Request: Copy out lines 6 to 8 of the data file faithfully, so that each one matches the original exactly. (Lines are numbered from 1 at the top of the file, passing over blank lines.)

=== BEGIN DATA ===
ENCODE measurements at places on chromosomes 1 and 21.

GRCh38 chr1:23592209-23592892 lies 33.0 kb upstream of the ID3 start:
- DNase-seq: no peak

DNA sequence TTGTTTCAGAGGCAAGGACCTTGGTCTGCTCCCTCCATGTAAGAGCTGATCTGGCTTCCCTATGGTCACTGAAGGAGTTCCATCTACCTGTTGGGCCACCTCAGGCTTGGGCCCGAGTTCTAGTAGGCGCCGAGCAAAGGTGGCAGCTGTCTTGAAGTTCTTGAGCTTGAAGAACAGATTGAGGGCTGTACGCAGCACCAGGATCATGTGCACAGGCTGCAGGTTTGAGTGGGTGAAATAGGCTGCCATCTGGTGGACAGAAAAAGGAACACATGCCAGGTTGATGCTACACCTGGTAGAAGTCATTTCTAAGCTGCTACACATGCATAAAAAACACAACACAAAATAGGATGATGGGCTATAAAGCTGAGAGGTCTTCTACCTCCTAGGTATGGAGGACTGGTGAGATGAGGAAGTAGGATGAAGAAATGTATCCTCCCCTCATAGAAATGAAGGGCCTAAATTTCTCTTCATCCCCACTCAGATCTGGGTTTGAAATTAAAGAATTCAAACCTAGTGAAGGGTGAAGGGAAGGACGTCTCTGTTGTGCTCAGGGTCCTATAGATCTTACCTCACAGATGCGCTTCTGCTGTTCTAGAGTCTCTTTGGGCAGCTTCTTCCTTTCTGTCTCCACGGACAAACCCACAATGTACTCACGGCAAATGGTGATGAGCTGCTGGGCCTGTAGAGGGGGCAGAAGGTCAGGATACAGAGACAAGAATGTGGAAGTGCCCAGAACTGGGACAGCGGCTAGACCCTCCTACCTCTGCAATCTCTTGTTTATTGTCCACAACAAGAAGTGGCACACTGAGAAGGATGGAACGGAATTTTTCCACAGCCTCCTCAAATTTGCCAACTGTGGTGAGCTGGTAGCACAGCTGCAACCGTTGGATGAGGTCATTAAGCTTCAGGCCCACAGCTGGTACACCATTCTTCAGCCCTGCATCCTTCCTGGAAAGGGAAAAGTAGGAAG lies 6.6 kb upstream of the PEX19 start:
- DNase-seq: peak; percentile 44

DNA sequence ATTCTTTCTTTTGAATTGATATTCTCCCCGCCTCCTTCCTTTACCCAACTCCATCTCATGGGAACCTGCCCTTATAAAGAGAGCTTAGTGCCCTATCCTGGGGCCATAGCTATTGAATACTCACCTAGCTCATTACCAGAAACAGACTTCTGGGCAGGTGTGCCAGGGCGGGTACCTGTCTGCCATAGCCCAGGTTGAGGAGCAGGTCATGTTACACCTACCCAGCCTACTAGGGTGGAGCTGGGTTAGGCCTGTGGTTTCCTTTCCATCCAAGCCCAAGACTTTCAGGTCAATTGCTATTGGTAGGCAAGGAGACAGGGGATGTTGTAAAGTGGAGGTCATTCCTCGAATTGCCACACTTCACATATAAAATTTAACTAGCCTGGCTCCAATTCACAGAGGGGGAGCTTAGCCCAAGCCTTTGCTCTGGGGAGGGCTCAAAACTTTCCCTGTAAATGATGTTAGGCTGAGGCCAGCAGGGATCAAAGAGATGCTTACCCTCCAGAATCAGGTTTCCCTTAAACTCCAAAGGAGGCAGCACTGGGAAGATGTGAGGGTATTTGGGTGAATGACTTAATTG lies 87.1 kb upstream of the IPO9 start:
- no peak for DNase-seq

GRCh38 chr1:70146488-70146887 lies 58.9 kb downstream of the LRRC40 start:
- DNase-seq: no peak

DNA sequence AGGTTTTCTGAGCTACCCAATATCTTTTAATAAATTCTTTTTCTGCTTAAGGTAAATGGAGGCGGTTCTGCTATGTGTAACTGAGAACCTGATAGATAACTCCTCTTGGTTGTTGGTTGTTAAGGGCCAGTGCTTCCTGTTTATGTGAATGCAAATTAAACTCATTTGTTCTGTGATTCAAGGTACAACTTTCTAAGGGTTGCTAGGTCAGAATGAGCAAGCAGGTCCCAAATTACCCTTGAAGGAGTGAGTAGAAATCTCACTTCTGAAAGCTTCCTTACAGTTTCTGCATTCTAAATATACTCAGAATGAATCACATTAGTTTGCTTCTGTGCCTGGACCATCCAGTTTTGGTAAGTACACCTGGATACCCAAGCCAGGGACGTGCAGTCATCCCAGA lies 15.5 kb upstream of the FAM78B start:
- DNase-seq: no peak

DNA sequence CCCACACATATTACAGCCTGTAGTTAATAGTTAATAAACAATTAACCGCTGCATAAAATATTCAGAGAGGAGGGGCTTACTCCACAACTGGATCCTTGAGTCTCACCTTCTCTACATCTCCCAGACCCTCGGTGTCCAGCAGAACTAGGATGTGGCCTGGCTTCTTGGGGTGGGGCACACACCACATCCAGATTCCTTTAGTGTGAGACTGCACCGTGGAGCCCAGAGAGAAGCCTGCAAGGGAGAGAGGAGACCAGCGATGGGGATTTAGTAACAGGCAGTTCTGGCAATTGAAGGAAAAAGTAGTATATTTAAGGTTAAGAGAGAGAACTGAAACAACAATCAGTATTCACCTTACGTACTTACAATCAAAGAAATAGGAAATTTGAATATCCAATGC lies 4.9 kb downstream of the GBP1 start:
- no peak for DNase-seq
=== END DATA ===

DNA sequence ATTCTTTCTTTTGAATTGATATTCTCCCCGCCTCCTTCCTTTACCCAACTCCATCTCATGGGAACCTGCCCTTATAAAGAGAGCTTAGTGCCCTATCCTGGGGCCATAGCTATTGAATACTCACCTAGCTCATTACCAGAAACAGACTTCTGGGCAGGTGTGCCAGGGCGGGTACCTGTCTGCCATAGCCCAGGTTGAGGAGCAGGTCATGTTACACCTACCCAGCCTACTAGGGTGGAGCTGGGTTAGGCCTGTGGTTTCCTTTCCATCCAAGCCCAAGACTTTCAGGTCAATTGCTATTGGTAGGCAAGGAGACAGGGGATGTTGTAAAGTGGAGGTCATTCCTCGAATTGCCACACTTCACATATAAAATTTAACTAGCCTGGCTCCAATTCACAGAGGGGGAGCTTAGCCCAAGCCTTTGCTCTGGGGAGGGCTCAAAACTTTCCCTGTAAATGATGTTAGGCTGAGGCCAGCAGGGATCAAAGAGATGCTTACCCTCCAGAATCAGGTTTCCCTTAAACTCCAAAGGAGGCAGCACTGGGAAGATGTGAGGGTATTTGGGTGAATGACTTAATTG lies 87.1 kb upstream of the IPO9 start:
- no peak for DNase-seq

GRCh38 chr1:70146488-70146887 lies 58.9 kb downstream of the LRRC40 start: